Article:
As discussed in a different topic the phone should have a possibility to make calls without having to unlock the screen. Also the call should be able to work without sim card or sim card not unlocked or without any signal from the own provider. Following the GSM standard the following numbers are emergency numbers: 112, 911, 999
This feature saves lives and is free of charge.
Previous discussion (I created a new topic to split the off-topic topic from the Librem 5 Hardcore Mode):
It’s a useful feature, if controversial for some people. When previously searching for opinions about it online, I found that there were quite a few users of early Android handsets who wanted to disable it. It seems that they would accidentally activate the feature when handling (or maybe pocketing) their phones. I believe it was made configurable in later versions.
You’ve put up multiple independent but related ideas in your post but regarding the part that I am quoting … that would be my expectation (no SIM, not unlocked, wrong network - all work for an emergency call). That part of it shouldn’t be controversial.
Exactly what work is required where is another question. Best case scenario … the cellular modem handles it, at least for 112 (which I thought was the real GSM standard emergency number).
I was under the impression that every phone had a federal requirement to make 911 calls without a cell service plan and without unlocking the phone. I’ve been wrong many times before… Will duckduckgo this later when I’m home…
there are very basic phones (non-smart) targeted for seniors that can dial any-programmed emergency number anywhere with just a push (or hold for a few seconds) off a dedicated button.
it’s probably possible to program one of the dedicated hardware buttons on the L5 (to do the same without having to go to the terminal or anything - not talking about the wifi/bt/cellular/camera/mic ofc just the regular mute/volume-up-down maybe ?)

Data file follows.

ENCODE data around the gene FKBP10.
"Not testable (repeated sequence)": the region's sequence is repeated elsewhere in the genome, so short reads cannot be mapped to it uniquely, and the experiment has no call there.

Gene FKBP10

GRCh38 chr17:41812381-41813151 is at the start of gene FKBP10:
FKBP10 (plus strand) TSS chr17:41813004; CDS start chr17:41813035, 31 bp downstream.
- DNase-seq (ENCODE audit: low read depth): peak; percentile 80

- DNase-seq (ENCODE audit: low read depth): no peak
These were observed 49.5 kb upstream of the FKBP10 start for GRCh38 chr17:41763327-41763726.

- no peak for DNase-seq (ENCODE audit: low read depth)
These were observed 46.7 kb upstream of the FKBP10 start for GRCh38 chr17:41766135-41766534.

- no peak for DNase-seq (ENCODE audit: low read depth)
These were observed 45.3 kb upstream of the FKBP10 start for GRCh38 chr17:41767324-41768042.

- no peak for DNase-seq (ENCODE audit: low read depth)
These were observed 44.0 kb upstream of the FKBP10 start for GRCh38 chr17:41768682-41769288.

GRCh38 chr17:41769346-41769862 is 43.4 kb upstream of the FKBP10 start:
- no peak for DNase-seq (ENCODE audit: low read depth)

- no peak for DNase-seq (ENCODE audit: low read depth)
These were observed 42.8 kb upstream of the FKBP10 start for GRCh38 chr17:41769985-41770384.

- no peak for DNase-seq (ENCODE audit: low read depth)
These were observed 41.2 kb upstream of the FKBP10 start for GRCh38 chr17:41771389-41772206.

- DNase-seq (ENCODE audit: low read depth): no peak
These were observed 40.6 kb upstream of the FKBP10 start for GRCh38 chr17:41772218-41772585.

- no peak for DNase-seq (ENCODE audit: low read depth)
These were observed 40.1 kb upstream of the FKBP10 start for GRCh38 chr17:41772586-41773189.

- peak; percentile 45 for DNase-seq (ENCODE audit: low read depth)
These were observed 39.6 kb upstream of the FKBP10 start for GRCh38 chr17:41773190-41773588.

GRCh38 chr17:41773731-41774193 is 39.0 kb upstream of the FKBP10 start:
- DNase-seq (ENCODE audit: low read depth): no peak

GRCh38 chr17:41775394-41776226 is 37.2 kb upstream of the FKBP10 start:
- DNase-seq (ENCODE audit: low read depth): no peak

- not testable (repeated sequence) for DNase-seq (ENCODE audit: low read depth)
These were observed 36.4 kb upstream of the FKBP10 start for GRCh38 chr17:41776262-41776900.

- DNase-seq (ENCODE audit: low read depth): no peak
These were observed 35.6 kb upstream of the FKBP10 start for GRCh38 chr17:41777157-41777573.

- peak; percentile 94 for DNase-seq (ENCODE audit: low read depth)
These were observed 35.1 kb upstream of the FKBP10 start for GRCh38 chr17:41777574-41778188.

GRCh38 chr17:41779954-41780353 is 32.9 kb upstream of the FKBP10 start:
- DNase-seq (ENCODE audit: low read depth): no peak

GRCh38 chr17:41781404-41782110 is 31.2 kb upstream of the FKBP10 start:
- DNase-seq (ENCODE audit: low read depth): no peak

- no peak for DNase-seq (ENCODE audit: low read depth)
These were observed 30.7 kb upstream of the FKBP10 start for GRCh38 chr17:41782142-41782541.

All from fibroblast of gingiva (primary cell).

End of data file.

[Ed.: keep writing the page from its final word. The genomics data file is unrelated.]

(going to vary from country to country so I assume you are asking about the US)
That is my expectation.
I just checked on my current phone (which I hope to cease using fairly soon!) and on the lock screen it does offer a link for “Emergency”. I had to turn on the lock screen as I don’t usually bother with it. LOL.
None of this tells you anything about what is a legal requirement however.
One complication is that if you are incapacitated and someone comes upon you and your phone and you have the killswitch for the cellular modem so as to disable the modem then some random is not going to know to unkill the modem, so a call isn’t going to work no matter what special cases are made or code is written. Just sayin’. You better hope that person has his or her own phone!
So it is an FCC requirement that as long as you have battery power, and are in range of a cell tower that your phone can communicate with you do not need cell service with that company to make a 911 call.
I haven’t been able to find anything regarding if the a smart phone is to have"emergency call" access if locked.
I would hope that when someone enters the emergency call screen, that an animation appears, showing the guest user how to flip the kill switches off. Ideally, it should use graphics and not language to avoid language barrier problems. I would show the animation if the kill switches are on, and before they start entering the emergency number because it will take time to boot up the modem and join the network. That sequence can happen in the background while the number is being entered to save time.
I was looking at Full-disk encryption performance in Librem 5 and think that it might be better to post it here, since this is about emergency calling from the lock screen, assuming that this includes the lock screen that appears when you first boot the phone.
It should be possible to boot the phone and make emergency calls without having to enter a password or PIN. This means storing part of the operating system and essential parts of the network configuration outside of the encrypted partition. All of this unecrypted data should be read-only prior to entering the correct PIN (assuming that the disk encryption key is decrypted via the smart card) and hashed and verified (or cryptographically signed) to protect against “evil maid” attacks.